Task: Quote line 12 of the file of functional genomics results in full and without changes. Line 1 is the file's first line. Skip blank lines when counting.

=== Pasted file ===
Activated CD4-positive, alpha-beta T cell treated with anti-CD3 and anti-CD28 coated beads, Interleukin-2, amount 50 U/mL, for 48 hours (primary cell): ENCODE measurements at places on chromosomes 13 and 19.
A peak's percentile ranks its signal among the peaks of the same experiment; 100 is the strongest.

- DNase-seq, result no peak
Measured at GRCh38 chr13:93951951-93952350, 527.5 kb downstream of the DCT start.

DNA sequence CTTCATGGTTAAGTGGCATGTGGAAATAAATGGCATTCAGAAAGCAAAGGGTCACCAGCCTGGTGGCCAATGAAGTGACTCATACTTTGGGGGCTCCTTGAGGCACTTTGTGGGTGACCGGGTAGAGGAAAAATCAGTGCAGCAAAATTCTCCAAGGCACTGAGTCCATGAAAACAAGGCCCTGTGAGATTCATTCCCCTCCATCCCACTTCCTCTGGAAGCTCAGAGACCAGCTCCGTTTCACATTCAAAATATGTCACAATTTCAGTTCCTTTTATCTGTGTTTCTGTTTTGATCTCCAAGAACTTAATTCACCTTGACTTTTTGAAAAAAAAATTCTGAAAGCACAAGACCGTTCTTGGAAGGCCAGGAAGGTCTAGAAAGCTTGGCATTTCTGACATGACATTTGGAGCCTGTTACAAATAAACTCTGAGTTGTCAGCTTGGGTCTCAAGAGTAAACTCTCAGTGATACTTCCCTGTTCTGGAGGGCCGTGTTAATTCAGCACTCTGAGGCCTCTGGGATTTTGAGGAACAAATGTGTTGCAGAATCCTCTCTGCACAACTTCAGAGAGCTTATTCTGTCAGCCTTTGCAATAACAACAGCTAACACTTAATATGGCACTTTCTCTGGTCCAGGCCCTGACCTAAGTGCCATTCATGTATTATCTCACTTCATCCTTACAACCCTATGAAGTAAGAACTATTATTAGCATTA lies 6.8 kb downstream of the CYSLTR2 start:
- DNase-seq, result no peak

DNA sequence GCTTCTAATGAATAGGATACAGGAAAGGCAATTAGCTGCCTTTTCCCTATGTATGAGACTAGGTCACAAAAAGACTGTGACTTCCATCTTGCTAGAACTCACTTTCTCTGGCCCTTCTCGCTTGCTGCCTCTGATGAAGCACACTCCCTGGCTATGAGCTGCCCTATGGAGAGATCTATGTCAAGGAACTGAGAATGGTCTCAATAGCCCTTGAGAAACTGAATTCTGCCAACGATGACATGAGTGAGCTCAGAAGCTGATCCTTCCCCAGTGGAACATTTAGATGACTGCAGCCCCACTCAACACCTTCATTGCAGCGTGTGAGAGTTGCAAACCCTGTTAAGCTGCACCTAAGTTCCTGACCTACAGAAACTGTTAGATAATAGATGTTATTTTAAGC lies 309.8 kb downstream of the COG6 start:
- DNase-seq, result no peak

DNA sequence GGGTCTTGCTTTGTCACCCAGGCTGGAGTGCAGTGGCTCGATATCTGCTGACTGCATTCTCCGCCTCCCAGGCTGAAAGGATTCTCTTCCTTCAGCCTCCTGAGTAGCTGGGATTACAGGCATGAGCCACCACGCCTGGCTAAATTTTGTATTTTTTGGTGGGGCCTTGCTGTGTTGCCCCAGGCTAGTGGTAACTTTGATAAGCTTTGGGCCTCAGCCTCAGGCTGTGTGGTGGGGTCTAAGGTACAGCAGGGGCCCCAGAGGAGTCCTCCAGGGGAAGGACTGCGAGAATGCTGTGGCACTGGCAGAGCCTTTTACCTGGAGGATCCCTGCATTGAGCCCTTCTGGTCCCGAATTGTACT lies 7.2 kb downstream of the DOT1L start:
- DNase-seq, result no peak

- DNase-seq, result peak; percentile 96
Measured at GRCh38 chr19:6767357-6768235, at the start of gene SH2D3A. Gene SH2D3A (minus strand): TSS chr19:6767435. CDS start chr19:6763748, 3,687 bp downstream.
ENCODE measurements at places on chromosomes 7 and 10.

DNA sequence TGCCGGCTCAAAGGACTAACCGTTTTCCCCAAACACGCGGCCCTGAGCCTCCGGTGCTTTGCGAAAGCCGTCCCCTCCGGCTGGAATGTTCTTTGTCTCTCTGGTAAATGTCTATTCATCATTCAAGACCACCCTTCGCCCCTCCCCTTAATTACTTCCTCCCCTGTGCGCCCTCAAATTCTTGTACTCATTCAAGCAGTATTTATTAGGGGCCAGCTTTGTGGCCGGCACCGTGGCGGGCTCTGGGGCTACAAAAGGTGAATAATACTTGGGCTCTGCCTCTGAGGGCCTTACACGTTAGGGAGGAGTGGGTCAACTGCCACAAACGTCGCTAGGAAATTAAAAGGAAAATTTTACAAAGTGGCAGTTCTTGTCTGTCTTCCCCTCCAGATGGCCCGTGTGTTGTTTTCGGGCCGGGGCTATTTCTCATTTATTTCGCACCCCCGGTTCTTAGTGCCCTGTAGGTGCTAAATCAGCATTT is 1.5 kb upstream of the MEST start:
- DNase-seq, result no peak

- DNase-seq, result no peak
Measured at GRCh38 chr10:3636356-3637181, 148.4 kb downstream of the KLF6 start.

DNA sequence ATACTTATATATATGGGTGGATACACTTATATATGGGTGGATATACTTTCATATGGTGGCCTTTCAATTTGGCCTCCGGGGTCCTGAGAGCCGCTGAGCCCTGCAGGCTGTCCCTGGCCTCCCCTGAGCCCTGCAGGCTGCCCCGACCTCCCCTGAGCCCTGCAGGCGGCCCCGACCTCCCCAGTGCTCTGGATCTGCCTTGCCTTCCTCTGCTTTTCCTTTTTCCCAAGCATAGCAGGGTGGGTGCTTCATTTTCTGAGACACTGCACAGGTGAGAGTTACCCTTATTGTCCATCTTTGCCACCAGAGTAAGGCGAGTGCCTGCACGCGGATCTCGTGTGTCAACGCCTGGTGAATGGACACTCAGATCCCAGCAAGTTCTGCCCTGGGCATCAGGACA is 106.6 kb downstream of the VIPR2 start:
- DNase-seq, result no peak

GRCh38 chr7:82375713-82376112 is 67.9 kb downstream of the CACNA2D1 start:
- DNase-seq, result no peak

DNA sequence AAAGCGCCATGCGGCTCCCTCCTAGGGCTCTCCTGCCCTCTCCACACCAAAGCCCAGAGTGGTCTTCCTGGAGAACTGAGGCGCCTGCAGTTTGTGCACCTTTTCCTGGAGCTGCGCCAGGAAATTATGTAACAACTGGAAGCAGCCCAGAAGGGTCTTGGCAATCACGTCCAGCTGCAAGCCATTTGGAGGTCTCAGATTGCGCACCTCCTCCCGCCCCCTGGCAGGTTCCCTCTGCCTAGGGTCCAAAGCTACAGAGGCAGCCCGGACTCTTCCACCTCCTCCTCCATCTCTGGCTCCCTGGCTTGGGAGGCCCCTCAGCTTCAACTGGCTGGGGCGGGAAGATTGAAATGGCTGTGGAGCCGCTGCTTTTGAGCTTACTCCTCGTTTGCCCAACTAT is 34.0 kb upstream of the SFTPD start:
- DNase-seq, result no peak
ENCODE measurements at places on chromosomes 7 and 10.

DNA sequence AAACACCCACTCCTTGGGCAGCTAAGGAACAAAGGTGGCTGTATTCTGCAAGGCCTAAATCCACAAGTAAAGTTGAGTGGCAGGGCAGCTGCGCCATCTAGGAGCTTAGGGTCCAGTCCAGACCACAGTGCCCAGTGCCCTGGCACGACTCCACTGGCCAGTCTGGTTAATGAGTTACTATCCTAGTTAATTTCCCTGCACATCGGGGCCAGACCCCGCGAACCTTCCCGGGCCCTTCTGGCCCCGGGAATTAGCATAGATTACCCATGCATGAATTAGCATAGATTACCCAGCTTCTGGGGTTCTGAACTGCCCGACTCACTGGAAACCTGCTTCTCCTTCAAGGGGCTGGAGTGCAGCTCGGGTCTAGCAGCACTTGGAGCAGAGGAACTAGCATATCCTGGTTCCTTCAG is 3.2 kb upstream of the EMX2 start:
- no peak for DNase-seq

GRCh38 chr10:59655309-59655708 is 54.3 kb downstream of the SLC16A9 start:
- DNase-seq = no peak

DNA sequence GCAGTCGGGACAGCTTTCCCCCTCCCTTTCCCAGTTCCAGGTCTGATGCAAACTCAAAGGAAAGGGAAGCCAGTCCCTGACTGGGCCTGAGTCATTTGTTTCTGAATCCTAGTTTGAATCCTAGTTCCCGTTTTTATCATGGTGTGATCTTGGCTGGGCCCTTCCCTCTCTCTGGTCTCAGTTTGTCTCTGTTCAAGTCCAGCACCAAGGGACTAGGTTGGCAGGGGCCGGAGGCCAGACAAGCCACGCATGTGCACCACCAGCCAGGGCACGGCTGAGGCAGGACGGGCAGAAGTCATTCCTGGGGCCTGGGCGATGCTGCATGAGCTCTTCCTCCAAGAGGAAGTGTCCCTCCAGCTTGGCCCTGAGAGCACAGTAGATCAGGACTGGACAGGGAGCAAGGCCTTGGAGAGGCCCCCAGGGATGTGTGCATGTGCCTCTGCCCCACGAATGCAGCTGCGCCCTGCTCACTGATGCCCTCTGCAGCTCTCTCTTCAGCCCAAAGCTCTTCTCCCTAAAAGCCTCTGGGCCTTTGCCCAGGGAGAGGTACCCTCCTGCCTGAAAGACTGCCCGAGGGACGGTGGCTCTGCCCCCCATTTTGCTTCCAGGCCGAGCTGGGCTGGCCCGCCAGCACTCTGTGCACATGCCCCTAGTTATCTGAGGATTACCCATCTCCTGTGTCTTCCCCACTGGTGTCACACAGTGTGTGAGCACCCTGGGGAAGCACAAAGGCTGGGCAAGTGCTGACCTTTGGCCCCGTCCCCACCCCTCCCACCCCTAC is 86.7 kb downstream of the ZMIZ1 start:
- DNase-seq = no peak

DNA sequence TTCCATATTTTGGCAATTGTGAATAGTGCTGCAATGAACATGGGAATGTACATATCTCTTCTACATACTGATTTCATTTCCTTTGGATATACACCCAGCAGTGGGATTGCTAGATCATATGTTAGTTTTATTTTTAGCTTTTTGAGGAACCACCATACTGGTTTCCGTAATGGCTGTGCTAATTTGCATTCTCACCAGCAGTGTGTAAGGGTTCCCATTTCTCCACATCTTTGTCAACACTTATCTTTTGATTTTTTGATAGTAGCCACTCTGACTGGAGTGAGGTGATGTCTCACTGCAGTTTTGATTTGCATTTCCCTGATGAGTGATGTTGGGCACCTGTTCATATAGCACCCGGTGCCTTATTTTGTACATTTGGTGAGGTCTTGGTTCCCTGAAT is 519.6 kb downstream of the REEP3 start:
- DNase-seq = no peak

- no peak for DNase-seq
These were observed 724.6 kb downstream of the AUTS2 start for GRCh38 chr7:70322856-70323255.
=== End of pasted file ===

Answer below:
Measured at GRCh38 chr19:6767357-6768235, at the start of gene SH2D3A. Gene SH2D3A (minus strand): TSS chr19:6767435. CDS start chr19:6763748, 3,687 bp downstream.